Why Echo Dots are stationed across Houston Methodist

"Alexa, what are the side effects of amoxicillin?"

This question is one of many addressed by hundreds of Amazon Echo Dots across Houston Methodist, according to Ghalib Abbasi, PharmD, the system's director of pharmacy informatics. 

When the eight-hospital system installed Echo Dots in patient rooms and its central pharmacy in late 2020, the initial goal was to digitally connect patients and pharmacists. After a patient asked the smart speaker about a medication, the inquiry was sent to a pharmacist, who then accessed the patient's chart and called the room to provide an answer. 

Houston Methodist realized most of these Q&As could be automated, so the project evolved to create a database of the top three side effects for medicines. Houston Methodist's clinical pharmacists crafted the information from their own data on drug side effects common in hospital settings, versus general side effects found in a simple Google search. 

The Echo Dots can also offer patients general information about medications. Now, instead of sending the question to a shared mailbox for the pharmacy department, the conversation is tracked and documented as an In Basket message in Epic, according to Dr. Abbasi.

The devices also connect the IV room to the pharmacy department, which can reduce the possibility of contamination, and expedite order verification and administration of bleeding reversal agents.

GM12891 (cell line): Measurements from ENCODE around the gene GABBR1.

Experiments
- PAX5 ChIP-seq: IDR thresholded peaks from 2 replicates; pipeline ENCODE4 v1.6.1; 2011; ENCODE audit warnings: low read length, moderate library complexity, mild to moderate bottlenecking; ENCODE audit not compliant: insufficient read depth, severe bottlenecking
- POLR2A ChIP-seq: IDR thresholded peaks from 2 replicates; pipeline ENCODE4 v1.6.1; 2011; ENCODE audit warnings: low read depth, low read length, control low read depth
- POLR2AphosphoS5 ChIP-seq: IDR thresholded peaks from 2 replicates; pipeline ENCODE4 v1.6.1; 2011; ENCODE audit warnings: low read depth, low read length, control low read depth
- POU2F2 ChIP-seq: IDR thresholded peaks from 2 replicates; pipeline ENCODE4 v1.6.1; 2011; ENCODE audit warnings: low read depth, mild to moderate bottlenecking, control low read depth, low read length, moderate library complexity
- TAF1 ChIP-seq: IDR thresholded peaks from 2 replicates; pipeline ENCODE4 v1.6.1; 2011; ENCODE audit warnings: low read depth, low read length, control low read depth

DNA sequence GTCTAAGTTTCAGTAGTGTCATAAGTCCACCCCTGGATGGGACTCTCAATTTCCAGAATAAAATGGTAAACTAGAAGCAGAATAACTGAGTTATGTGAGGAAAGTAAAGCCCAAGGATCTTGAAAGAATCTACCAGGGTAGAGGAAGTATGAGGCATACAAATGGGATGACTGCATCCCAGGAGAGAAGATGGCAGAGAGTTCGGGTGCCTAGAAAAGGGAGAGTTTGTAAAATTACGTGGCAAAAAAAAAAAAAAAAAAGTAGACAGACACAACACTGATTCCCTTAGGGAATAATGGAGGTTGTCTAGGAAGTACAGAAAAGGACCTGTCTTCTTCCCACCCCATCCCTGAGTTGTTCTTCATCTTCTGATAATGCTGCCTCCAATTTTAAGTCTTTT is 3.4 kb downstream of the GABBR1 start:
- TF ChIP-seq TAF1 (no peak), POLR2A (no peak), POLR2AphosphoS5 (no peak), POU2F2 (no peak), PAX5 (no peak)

"[The system's pharmacists] love it. They love it," he said. "It has been just easing their job, big time. They're small enough to be placed anywhere. Very user friendly and intuitive for us, because lots of people have them in their homes."

At three of the system's hospitals, the time for orders to be signed and medication to be administered decreased by 35% to 75%.

The devices are encrypted to block invasions from outside the hospital, and if the devices leave the campus, they won't work. 

The major limitation to answering patients' questions about side effects and general information is that patients have to start the conversation, Dr. Abbasi told Becker's. Since the first installation, use of the Echo Dots has decreased from three times a week to once a month as alternative strategies and solutions at Houston Methodist emerged.

A future plan is to engineer the smart speakers to connect pharmacists to Epic EHR content. 

For example, pharmacists could ask, "Hey, Alexa, tell me about the difference between John Smith's home medications and inpatient medications. Or, hey Alexa, tell me today's labs for John Smith," Dr. Abbasi said, adding that this new tool would be HIPAA compliant since designed for Houston Methodist pharmacist use only.

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